Anne F. Harris
President

Grinnell College appoints JC Lopez Vice President of Student Affairs

Following an extensive national search, JC Lopez has been appointed vice president of student affairs at Grinnell College. 

Lopez was selected for this leadership position from a pool of finalists after dedicated and sustained engagement by a search committee and the campus community over the 2023-2024 academic year. Co-chaired by Myrna Hernández, vice president of administration and chief of staff, and Vrinda Varia, associate chief diversity officer for intercultural student life, the search committee included Mark Peltz (Career Life and Service), Dennis Perkins (Residence Life), Holly Roepke (Athletics), Andi Tracy (Academic Affairs), Sarah Smith (Community Partnerships, Planning, and Engagement), and student representatives Alyson Won, ‘24 (Student Government Association Vice President of Student Affairs), and Hayden Davis, ‘25 (Concerts Chair). Vice President for Diversity, Equity and Inclusion and Chief Diversity and Inclusion Officer, Marc Reed, served as the equity advocate for the search.

In this role, Lopez is charged with demonstrating purposeful leadership motivated by a deep commitment to diversity, equity, inclusion, and student engagement to advance the strategic vision of Grinnell as one of the nation’s leading liberal arts colleges. Working in close partnership with students, faculty, staff, and leadership, he will cultivate a vibrant student life program and partner with academic affairs to cultivate academic well-being. “I am humbled by my selection and grateful for the relationships I have built with students, faculty, staff, and alumni over the past year.  Grinnellians have a passion for the College and the student body, and care deeply about students’ experience and success,” he said.

Search committee members praised Lopez’s selection.

JC has demonstrated, across campus, that he is an astute listener, problem-solver, and relationship-builder. His student-centeredness, positivity, and overt optimism about the compelling opportunities at Grinnell set him apart from the other very qualified finalists,” said Peltz.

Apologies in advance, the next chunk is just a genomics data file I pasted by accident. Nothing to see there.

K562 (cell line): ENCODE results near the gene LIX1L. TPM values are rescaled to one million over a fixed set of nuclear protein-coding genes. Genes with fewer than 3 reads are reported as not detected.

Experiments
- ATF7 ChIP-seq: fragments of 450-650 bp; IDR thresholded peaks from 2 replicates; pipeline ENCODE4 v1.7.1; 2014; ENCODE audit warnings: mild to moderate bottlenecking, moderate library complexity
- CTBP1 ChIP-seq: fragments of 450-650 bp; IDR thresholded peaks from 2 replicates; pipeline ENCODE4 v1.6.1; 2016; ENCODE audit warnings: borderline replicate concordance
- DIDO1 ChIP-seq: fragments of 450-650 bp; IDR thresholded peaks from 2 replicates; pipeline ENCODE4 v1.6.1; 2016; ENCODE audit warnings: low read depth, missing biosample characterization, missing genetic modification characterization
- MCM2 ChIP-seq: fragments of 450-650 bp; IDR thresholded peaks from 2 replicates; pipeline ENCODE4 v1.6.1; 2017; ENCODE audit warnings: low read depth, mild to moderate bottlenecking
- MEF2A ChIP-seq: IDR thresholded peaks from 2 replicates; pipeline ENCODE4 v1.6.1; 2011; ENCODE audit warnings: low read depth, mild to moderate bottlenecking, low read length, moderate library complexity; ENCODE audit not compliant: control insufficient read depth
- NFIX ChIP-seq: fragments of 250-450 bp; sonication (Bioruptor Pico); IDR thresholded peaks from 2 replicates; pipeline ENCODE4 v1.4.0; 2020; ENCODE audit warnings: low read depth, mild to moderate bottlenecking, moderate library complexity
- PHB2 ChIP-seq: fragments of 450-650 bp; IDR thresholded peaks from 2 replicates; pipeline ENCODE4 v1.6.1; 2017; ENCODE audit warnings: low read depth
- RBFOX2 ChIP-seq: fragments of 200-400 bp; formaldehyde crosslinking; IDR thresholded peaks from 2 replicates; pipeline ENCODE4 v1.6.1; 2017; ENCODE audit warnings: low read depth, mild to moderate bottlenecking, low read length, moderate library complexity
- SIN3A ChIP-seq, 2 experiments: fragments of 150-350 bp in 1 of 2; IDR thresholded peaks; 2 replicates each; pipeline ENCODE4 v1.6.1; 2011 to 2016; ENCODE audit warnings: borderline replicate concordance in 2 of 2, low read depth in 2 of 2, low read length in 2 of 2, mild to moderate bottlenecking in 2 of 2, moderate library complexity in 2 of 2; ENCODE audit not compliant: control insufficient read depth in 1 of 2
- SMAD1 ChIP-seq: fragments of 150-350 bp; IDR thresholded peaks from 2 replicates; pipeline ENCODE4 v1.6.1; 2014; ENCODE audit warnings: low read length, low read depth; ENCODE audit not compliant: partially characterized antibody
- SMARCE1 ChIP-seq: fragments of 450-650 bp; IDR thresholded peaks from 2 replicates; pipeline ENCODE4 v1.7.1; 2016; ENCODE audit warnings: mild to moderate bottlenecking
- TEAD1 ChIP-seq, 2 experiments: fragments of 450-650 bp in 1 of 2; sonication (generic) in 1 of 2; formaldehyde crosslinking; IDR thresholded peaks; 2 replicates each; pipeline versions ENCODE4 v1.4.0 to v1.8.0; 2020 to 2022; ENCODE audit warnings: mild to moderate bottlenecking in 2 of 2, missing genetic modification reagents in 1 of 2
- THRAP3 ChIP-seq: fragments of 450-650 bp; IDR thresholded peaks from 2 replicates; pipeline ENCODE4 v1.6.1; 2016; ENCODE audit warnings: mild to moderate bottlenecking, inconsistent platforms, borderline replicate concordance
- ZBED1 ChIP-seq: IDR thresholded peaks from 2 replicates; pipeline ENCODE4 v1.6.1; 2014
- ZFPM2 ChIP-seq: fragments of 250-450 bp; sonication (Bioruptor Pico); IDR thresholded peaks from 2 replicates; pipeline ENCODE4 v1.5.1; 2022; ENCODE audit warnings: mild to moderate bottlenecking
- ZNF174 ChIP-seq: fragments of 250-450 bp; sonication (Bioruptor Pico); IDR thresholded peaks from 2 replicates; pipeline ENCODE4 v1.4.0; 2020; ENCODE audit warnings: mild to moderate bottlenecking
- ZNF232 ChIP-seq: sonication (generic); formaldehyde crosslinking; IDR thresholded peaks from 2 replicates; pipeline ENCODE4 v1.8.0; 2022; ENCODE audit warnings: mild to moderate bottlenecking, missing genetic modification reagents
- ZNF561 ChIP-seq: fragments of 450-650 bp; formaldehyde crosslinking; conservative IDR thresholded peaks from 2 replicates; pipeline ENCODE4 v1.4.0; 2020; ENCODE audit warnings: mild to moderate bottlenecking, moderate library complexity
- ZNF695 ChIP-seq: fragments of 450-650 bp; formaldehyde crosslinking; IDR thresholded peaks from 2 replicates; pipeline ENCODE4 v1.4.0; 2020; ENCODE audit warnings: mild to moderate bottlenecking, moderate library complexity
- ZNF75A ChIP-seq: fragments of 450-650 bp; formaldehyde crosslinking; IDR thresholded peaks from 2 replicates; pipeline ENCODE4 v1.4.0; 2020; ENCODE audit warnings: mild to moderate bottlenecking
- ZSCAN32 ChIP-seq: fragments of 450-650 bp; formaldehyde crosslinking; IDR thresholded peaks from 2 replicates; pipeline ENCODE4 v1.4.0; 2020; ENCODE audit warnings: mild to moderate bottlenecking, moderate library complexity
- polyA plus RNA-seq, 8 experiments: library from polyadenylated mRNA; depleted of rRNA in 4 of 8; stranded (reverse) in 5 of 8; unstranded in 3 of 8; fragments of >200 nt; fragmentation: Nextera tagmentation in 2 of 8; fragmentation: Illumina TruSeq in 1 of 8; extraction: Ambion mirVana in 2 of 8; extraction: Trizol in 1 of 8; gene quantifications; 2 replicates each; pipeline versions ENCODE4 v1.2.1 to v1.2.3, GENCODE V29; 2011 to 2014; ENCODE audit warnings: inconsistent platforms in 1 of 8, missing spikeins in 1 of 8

Throughout the interview process, JC demonstrated the qualities of the student affairs leaders you want to have.  He is mindful of the needs of the contemporary college student, and keenly aware of best practices across the division’s broad portfolio. As an authentic, humble, and kind leader, JC naturally fosters a sense of belonging with students and colleagues that celebrates value, inspires development, and invites partnership,” said Varia. 

Lopez explains his approach, saying, “This generation of students has encountered a lot of change during their lifetimes. Understanding their challenges and world view is essential to supporting their development.  I look forward to more opportunities to listen carefully to their experiences and continue to innovate so that all Grinnellians go forth with the skills and confidence they need to succeed,” said Lopez.

Lopez’s career includes experiences ranging from director of campus living and community development to dean of student success, working collaboratively with multiple student affairs and campus professionals. Throughout his tenure, he has demonstrated a commitment to creating inclusive environments within multiple departments, enhancing the first-year experience, and developing strong collaborations with campus and off-campus offices and organizations. Lopez’s ability to connect with students, faculty, staff, and alumni has been instrumental in creating opportunities to build community and in supporting the holistic development of students.